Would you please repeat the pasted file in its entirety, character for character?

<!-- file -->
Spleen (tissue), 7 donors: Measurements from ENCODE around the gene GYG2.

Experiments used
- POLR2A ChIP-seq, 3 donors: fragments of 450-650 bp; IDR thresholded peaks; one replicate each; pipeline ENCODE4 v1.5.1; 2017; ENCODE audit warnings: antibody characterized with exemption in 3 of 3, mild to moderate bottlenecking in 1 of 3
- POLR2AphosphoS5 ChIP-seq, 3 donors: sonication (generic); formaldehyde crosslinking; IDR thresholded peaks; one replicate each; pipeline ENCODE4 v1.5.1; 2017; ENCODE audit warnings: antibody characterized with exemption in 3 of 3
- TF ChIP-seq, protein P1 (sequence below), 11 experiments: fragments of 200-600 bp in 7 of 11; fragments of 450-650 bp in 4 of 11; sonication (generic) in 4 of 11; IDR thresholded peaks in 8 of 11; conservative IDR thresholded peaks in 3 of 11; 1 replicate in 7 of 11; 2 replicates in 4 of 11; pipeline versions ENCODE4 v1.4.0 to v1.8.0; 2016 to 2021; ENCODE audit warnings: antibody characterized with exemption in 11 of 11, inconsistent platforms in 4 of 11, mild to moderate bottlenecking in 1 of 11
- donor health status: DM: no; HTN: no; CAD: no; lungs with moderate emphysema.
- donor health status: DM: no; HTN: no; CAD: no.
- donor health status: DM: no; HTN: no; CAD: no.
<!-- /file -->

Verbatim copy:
Spleen (tissue), 7 donors: Measurements from ENCODE around the gene GYG2.

Experiments used
- POLR2A ChIP-seq, 3 donors: fragments of 450-650 bp; IDR thresholded peaks; one replicate each; pipeline ENCODE4 v1.5.1; 2017; ENCODE audit warnings: antibody characterized with exemption in 3 of 3, mild to moderate bottlenecking in 1 of 3
- POLR2AphosphoS5 ChIP-seq, 3 donors: sonication (generic); formaldehyde crosslinking; IDR thresholded peaks; one replicate each; pipeline ENCODE4 v1.5.1; 2017; ENCODE audit warnings: antibody characterized with exemption in 3 of 3
- TF ChIP-seq, protein P1 (sequence below), 11 experiments: fragments of 200-600 bp in 7 of 11; fragments of 450-650 bp in 4 of 11; sonication (generic) in 4 of 11; IDR thresholded peaks in 8 of 11; conservative IDR thresholded peaks in 3 of 11; 1 replicate in 7 of 11; 2 replicates in 4 of 11; pipeline versions ENCODE4 v1.4.0 to v1.8.0; 2016 to 2021; ENCODE audit warnings: antibody characterized with exemption in 11 of 11, inconsistent platforms in 4 of 11, mild to moderate bottlenecking in 1 of 11
- donor health status: DM: no; HTN: no; CAD: no; lungs with moderate emphysema.
- donor health status: DM: no; HTN: no; CAD: no.
- donor health status: DM: no; HTN: no; CAD: no.